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Tantrum: How To Cope With It

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Tantrum is defined as sudden, unplanned show of anger. During tantrum, toddlers often cry, scream or whine.

 Tantrums are more common in children  from age 1 to 4 years. It is most intense at the beginning and usually last for 2 mins or less.

 Most children stop having tantrums by age 4 or 5 especially when they learn healthy ways to handle strong emotions.

 Children are most likely to have tantrums when they are afraid, overtired or uncomfortable.

If you cannot prevent the tantrum, here are some tips for dealing with it.

1. Distract your child: Take advantage of your toddler’s short attention span by giving something else in place of what they can’t have or change the environment. Take your child to a quiet place where he or she can calm down safely.

2. Encourage good behaviour: At this age, its important to help your child understand what good behavior is. You can do this in different ways:

a. Shower your toddler with lots of praise and also encourage him when he behaves well. Make your praise be specific as possible. Notice when he does something good, and tell him how pleased you are. He or she will enjoy knowing that he made you happy and this will make him behave well again.

b. Ignore some of the bad behavior: If you get angry with him when he does something he shouldn’t, he will learn that one way to get your attention is to behave badly. If for example he throws his toy which may hit another child, quietly remove the toy without saying a word.

3. Redirect him when you can: If you see a potentially explosive situation arise- he refuses to put on his shirt when its time to go out, simply sing him a funny song and quickly slip his shirt on while he is enjoying your antics.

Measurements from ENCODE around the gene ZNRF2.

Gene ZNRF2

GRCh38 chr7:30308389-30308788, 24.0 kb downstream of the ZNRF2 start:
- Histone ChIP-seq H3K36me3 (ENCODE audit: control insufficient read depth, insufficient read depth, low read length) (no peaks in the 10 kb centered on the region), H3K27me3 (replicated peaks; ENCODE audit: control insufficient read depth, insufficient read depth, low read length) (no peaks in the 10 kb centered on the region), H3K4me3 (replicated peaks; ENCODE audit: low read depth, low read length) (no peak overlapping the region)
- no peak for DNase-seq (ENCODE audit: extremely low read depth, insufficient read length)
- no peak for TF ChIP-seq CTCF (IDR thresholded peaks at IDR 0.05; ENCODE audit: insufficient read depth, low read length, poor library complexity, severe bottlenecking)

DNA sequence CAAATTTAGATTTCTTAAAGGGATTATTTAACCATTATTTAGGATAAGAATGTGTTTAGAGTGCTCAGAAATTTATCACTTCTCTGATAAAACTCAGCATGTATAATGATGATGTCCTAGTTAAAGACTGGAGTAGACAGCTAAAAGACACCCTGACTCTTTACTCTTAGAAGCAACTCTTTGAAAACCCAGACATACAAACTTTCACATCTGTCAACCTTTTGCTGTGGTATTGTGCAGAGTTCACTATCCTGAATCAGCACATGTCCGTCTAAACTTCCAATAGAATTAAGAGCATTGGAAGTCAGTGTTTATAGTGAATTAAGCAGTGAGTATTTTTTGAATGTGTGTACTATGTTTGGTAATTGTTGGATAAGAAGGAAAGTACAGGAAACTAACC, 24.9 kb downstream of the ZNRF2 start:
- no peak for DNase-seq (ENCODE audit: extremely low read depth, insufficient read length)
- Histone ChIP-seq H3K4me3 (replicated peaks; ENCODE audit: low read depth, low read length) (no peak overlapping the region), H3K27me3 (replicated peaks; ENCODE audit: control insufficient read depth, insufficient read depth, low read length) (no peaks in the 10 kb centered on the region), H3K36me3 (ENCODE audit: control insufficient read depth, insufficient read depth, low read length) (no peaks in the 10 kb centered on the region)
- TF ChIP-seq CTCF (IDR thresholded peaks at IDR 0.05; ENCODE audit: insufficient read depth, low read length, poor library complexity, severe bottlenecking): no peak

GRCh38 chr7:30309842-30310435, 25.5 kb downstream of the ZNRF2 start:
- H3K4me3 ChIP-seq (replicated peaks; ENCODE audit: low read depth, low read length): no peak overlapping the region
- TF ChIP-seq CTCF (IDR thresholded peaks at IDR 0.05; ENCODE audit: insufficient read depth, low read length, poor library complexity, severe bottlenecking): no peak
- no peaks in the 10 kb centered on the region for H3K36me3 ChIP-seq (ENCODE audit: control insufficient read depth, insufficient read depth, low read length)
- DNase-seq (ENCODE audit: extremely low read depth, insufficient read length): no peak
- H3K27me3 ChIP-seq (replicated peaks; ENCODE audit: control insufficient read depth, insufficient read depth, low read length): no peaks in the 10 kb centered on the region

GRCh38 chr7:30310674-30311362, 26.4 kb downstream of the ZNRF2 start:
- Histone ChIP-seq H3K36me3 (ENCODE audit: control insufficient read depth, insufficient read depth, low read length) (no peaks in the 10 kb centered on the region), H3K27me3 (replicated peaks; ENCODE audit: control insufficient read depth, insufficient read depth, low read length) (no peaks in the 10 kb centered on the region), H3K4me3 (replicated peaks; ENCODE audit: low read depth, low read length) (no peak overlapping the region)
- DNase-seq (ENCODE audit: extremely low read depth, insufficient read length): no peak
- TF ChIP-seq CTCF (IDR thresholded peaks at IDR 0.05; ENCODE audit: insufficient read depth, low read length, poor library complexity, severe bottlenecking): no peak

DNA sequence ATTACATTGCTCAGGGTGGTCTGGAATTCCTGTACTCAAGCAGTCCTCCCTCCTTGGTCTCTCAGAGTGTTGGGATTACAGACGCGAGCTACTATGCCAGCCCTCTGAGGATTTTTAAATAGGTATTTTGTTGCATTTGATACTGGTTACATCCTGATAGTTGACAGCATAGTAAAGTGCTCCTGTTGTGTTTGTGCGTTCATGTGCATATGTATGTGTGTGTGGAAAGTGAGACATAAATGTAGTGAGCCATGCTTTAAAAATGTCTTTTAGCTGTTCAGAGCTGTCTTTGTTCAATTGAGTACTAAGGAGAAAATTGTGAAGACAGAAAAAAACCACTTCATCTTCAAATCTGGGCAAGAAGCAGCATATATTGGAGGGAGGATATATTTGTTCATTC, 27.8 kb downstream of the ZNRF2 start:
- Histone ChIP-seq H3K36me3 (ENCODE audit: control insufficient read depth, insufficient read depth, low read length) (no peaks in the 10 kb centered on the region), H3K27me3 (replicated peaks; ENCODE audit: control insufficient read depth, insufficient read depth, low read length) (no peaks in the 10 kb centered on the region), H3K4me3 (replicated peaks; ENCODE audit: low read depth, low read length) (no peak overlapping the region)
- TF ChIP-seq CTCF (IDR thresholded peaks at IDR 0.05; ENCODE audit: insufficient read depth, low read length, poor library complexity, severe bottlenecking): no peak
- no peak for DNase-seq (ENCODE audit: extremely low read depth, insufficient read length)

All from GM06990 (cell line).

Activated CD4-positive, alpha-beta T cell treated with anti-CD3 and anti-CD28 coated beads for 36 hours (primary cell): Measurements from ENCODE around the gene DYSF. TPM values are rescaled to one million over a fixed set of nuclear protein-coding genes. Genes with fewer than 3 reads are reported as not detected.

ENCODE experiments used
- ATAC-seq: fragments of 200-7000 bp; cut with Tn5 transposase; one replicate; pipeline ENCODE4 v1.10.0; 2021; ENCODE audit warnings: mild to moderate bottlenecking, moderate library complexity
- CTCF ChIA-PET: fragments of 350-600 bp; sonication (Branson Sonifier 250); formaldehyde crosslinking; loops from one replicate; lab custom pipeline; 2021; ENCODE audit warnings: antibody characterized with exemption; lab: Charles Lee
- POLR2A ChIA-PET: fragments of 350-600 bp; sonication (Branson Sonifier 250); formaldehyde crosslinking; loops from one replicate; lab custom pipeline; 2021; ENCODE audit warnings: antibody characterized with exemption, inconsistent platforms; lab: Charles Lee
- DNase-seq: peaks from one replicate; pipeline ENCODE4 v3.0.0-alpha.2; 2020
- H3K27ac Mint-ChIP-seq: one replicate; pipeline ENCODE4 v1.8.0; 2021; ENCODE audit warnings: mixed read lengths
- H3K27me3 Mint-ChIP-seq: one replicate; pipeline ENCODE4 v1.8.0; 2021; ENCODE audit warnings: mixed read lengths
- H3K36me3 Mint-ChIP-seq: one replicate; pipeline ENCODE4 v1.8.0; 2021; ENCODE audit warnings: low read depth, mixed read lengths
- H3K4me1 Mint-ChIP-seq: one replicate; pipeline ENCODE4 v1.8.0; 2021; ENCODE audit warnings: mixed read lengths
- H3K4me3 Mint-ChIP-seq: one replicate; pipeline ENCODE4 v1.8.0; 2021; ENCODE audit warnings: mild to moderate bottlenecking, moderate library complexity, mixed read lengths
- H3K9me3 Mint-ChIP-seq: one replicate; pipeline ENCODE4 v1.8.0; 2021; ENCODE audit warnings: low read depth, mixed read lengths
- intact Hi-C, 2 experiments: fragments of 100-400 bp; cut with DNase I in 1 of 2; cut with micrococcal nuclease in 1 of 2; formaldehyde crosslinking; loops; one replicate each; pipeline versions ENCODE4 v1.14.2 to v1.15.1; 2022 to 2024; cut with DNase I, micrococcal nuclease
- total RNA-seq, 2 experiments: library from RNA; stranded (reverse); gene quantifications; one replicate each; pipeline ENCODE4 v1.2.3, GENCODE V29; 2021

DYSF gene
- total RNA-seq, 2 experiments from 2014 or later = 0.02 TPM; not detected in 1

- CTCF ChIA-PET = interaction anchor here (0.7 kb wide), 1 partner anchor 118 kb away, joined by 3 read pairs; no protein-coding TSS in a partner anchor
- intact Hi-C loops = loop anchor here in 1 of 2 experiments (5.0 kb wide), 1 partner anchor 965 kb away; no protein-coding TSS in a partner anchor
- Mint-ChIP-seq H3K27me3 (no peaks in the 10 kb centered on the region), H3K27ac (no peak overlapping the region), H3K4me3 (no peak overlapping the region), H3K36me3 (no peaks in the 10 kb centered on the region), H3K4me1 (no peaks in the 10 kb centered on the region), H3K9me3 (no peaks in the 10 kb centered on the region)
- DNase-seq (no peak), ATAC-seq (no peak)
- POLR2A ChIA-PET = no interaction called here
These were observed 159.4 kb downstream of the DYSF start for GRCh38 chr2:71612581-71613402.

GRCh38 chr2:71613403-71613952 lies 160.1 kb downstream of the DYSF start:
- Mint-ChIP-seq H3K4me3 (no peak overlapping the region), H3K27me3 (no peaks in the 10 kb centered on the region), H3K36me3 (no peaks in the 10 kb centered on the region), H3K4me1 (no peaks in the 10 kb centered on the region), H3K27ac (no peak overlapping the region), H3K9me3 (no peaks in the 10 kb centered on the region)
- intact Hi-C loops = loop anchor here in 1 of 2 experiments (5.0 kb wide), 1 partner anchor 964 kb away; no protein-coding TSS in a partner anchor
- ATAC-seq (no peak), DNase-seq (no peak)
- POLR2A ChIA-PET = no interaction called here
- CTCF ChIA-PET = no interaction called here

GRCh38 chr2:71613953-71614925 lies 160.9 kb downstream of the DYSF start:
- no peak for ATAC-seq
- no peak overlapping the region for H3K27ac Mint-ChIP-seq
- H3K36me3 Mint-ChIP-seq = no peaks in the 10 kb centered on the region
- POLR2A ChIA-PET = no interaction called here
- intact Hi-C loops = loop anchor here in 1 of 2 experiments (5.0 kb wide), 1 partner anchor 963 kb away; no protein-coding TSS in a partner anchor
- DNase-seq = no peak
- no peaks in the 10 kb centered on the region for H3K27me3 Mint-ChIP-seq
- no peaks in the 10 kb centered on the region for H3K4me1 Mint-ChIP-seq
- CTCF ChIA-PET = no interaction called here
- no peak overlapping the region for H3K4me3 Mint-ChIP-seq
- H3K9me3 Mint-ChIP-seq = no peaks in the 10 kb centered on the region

4. Give him choices whenever you can: Letting him feel as if he has some control over a situation can make all the difference. If for example he refuses to wear the shoes you select, pull out a couple of suitable choices and let him decide which he would like to wear.

5. Avoid shouting or aggression with him and with others, such as your partner. Children learn by example. You are your child’s role model.

6. Reward systems are great: The best rewards are not treat or sweets but attention from you.

7. Use positive phrases to get him to do things: Toddlers are continually testing you and the boundaries you set, and if you listen to yourself you may realize you spend a great part of each day saying ‘NO’.

8. Structure the day to avoid boredom and try to go out at least once a day.

Note: holding your child during tantrum may help a younger child feel more secure and calm down more quickly. When your child is having a floor thumping tantrum, the most important thing you can do is to stay calm and wait it out. Do not let your child’s behavior cause you to lose control. 


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